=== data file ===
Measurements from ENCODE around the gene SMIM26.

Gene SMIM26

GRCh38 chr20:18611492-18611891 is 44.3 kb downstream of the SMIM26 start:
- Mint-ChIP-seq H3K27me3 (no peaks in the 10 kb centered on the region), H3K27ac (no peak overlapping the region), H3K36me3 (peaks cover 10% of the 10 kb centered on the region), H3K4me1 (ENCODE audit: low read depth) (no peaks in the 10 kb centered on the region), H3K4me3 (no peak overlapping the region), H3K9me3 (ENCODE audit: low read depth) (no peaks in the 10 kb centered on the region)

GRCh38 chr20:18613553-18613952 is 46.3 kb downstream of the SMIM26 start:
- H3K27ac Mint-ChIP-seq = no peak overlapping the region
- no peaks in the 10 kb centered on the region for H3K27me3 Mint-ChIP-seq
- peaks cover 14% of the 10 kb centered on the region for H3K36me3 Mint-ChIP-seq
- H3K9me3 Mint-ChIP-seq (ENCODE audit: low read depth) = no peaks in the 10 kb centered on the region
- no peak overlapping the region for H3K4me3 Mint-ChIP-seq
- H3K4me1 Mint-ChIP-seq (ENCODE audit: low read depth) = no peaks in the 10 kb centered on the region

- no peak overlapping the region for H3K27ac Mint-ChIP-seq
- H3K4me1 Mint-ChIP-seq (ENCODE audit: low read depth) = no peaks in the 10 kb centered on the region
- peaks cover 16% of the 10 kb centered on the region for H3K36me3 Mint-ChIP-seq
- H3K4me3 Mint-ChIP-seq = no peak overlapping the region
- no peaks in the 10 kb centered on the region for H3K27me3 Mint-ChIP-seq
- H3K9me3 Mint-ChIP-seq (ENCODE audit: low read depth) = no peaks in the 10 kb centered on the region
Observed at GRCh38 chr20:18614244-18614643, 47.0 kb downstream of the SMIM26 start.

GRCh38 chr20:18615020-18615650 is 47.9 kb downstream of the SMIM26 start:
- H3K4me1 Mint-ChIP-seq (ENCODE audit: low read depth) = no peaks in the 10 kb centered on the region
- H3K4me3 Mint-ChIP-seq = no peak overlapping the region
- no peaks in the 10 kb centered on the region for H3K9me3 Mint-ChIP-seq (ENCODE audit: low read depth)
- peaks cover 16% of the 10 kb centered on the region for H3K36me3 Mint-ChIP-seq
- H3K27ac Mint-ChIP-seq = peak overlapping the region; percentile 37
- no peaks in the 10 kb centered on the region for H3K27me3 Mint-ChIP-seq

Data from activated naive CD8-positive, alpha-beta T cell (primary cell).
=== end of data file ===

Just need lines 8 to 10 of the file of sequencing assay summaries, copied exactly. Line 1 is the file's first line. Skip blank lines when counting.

- peaks cover 14% of the 10 kb centered on the region for H3K36me3 Mint-ChIP-seq
- H3K9me3 Mint-ChIP-seq (ENCODE audit: low read depth) = no peaks in the 10 kb centered on the region
- no peak overlapping the region for H3K4me3 Mint-ChIP-seq